TN vet warns of horse disease and how to prevent it

NASHVILLE, Tenn. (WSMV) – The state veterinarian has issued an alert advising horse owners to be aware of Potomac horse fever after there were three cases in the Middle Tennessee region.

A Wayne County horse was the third in two additional cases earlier in July in Dekalb and Rutherford counties.

“We are seeing an increase in PHF cases in Tennessee over previous years,” said state veterinarian Dr. Samantha Beaty. “This disease usually coincides with hot weather, which is why it is common in summer and early fall. Vaccination and risk minimization can help horse owners protect their animals.

The disease is caused by the bacterium Neorickettsia risticii which derives from aquatic snail larvae and other hosts including flies.

Horses can be exposed to disease when drinking from streams, rivers or ponds and can suffer from anorexia, diarrhoea, colic, fever and laminitis. If a horse exhibits these symptoms, owners are urged to contact their veterinarian immediately. If left untreated, PHF can be fatal.

The state veterinarian said there is a vaccine, but it may not completely prevent infection in all cases. The vaccine will provide protection and minimize the severity of disease if a horse becomes infected. Horse owners should consult their veterinarian to establish a vaccination schedule.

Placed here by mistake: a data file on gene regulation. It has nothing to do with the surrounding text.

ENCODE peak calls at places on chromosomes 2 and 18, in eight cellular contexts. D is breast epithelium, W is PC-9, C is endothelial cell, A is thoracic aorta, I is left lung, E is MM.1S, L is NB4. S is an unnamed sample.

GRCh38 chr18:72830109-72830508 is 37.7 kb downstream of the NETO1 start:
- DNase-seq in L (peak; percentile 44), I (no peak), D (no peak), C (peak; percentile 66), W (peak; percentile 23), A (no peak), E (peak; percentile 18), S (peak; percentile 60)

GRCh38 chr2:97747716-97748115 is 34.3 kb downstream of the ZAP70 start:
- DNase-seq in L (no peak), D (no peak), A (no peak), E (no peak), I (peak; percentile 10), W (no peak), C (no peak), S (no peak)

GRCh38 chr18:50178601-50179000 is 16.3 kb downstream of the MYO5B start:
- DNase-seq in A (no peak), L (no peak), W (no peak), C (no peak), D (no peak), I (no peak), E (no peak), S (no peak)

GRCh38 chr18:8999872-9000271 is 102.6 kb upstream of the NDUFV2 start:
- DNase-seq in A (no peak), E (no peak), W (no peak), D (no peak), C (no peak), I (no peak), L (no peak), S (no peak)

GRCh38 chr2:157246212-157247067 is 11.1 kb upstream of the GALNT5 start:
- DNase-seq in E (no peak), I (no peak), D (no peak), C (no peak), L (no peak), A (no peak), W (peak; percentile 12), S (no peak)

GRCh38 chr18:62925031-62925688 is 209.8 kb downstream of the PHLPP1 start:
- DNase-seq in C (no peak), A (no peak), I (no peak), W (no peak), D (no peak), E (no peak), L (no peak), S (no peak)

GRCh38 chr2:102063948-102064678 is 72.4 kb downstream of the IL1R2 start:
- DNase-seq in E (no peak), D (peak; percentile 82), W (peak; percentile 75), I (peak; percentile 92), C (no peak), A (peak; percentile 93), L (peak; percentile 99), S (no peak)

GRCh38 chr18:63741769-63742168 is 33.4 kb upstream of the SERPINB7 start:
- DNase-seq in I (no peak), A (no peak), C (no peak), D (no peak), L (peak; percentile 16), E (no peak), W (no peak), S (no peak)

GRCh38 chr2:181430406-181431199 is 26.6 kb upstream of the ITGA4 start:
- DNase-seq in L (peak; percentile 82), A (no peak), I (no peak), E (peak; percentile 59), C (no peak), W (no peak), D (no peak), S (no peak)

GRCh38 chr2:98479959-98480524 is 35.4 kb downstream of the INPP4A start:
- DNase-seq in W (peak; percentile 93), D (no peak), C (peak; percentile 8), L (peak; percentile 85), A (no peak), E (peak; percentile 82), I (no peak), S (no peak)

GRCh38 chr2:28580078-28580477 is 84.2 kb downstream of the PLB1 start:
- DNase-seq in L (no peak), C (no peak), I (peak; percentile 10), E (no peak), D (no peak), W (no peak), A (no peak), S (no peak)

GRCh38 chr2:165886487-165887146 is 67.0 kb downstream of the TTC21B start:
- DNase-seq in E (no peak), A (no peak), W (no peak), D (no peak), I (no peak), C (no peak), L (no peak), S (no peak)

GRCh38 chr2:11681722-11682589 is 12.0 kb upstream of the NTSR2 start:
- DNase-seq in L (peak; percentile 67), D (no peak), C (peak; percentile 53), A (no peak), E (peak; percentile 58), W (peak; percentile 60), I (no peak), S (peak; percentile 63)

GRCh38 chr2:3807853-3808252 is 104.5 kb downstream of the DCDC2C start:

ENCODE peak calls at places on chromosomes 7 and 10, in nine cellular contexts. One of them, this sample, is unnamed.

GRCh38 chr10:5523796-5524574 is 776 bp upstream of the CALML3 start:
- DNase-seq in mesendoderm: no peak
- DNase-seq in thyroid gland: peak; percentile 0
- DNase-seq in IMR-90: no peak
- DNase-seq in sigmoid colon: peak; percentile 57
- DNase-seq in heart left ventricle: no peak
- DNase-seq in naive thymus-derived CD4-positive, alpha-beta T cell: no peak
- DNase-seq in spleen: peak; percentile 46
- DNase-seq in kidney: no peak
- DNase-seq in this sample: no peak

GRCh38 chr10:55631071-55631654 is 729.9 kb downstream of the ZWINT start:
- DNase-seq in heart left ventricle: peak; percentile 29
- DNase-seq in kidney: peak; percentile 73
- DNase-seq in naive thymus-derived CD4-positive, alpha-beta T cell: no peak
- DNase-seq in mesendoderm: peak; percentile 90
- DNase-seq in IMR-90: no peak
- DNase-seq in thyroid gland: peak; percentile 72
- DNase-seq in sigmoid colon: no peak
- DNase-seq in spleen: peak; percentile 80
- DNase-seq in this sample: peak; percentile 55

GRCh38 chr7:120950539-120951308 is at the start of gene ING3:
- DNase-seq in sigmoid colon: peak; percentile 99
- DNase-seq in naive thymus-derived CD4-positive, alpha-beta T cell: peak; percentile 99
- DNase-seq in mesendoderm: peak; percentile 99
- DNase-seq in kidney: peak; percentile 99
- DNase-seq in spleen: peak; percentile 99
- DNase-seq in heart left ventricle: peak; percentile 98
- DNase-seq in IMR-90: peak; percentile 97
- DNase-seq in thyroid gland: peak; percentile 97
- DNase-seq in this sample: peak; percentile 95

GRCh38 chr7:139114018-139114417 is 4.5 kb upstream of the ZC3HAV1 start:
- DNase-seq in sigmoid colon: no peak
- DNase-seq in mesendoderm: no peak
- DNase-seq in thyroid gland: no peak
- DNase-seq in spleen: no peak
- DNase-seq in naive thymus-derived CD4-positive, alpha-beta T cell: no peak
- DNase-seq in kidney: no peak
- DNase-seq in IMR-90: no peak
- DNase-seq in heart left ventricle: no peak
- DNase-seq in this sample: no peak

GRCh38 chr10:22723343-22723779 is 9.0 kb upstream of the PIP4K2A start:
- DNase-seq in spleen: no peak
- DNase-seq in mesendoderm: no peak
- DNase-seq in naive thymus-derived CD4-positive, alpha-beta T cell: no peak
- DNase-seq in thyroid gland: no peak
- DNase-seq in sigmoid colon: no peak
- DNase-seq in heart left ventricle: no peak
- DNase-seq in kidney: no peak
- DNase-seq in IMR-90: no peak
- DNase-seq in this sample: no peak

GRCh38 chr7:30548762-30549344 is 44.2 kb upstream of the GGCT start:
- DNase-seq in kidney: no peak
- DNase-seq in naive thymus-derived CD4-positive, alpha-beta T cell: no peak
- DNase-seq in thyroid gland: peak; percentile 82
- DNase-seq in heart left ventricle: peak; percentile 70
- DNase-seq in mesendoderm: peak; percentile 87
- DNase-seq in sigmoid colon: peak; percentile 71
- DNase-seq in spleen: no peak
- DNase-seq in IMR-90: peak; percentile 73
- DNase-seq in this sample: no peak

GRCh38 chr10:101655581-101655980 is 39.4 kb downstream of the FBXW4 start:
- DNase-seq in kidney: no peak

Potomac horse fever is not transmitted directly from horse to horse, nor does it pose a threat to human health.

Dr. Beaty offers the following suggestions on how owners can reduce exposure to PHFs:

  • Provide horses with fresh, clean drinking water at all times.
  • Eliminate or at least minimize horse access to creeks, streams or ponds
  • Discuss vaccination options with your veterinarian.
  • Eliminate sources of standing water where disease-carrying insects can congregate and breed.
  • Turn off barn lights that attract insects at night.

The office of the state veterinarian seeks to prevent the spread of disease through import and movement requirements, livestock traceability, disaster mitigation, and the services of the CE Kord Animal Health Diagnostic Laboratory.

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